Sunday, August 09, 2009


My garden in London backs on to a park which is maintained as a wildlife sanctuary, and much of the wildlife finds its way across the back fence into the garden - especially when it knows that there's food on offer. One of the most frequent visitors is a little grey squirrel.

Grey squirrels aren't native to Britain. They were first introduced in 1876, from America. But they bred rapidly and soon took over from the native red squirrels, once widespread. There are now estimated to be about 2.5 million greys as opposed to only 120,00 - 160,000 reds, which are mostly found in the coniferous forests of Scotland.

Why has the red squirrel declined so dramatically in numbers? Destruction of the woodlands which are the red squirrel's natural habitat is one reason. The grey squirrel has a number of advantages when competing for food. It can eat acorns, which the red squirrel can't, and which are often now the main food source in the parks and woodlands where the greys are found (I just wish they'd remember where they bury them - you can't imagine how many sapling oaks I pull out of my garden each time I'm here.) In addition, where hazel nuts (a principal food source for the reds) are growing, the greys have the advantage of being able to eat them when they are still unripe - which the reds can't. The greys therefore get there first, leaving fewer for the reds.

But one of the main reasons for the drop in numbers seems to have been a virus called the parapox virus. The greys are unaffected by it, but evidence suggests that they can and do carry and spread it. And for the reds, it's deadly.

It's estimated that red squirrels will disappear from and area within 15 years of the introduction of the greys and they are now a protected species, with projects to reintroduce them to their natural habitats being carried out in various places. One highly successful case was in Anglesey in North Wales, where culling the greys resulted in the re-establishment of a thriving population of reds.

The greys, on the other hand, are seen as vermin and can be legally killed. Local DIY shops and gardening centres here are full of squirrel traps. You do need the permission of the landowner to set them however, so if any of my future tenants are reading this - you don't have it. If there is any control to be done, I feel it should be done in a planned way by the authorities, not by individuals. And in fact research is apparently being done to find an oral contraceptive which can be left where the greys will eat it but not other animals. Squirrels on the pill - the mind boggles. But a far more acceptable solution to my mind than people taking the problem into their own hands.

I like the squirrels though and wouldn't want to lose them from my garden. Yes, they can be a nuisance. They raid the bird feeders and the fruit trees, dig holes in the garden to bury their nuts and acorns, and dig up and eat the flower bulbs. (Yikes, I bought 200 daffodil bulbs to plant in the garden the other day - that should keep ours going for a couple of weeks.) And more seriously, they will eat birds eggs and baby birds. But they're fun to watch and brighten up the garden considerably. And they provide interest for our neighbours' cat, who is convinced that one of these days he'll be quick enough to catch one. Not a hope in hell. They just leap across the garden, whizz up a tree and sit at laugh at him. I swear I saw one throwing a nut down at him the other day ...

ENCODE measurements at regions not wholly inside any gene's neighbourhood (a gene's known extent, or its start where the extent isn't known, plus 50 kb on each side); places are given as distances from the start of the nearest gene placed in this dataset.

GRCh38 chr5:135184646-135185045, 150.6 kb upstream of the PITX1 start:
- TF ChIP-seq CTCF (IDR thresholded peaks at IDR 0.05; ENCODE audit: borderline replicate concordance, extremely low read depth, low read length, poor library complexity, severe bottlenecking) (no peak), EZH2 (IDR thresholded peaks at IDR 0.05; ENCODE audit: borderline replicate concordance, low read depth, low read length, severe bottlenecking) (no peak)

National Geographic News
UK Biodiversity Action Plan
London Evening Standard
The Friends of the Anglesey Red Squirrels


Jan said...

They're lovely to watch aren't they, and we used to enjoy their antics in the UK. We don't see them up here, although I'm sure there must be some... but we did once see a black squirrel rushing across the road in front of our car.

Janet, The Queen of Seaford said...

We have too many squirrels and they are tomato thieves as well as trying to raid the bird feeders. I think birth control is a clever idea!

Victoria Summerley said...

Like you I have a love/hate relationship with squirrels. I hate the way they pig out on the bird food and then dig holes in the lawn or eat my plants. But I do love watching their acrobatics. Hours of entertainment.

tina said...

It is a bummer that the reds are so susceptible to many more ills than the grays. Kind of really strange too since they are cousins. I guess that is what Darwin's survival of the fittest does for nature. Cute little buggers all but I'd as soon see them all go as stay. My dogs go 'nuts' around them.

Fern @ Life on the Balcony said...

We'll take back the Grey Squirrel if England will take back the Starling. ;-)

easygardener said...

I find them entertaining and exasperating in equal measure.Our cats have actually caught (and eaten) a few over the years.

Carrie said...

Few and far between in Northern Ireland as fara as I can tell. I've seen 2 (albeit it RED) squirrels in my life in the forests. I adore them, so cute. Plus Squirrel (along with wibble and wobble) is my favourite word.

"Daffodil Planter" Charlotte Germane said...

The Pill for gray squirrels sounds like a great idea! I have several grays in my garden and they are no trouble (except for their reforestation of oaks project, to which they devote great energy).

Good news--daffodil bulbs are poisonous, so you will not lose any! Hope you have a drill with special bit for planting 200. Photos in the spring, please!

Anonymous said...

It's sad to see the decline of animals. We don't have any squirrels where in our neighborhood...which is a good thing for some of my plants. However, when I lived in Austria, I missed our "friend" who used to bunk with our friends and he'd eat with us. He was such a delight.

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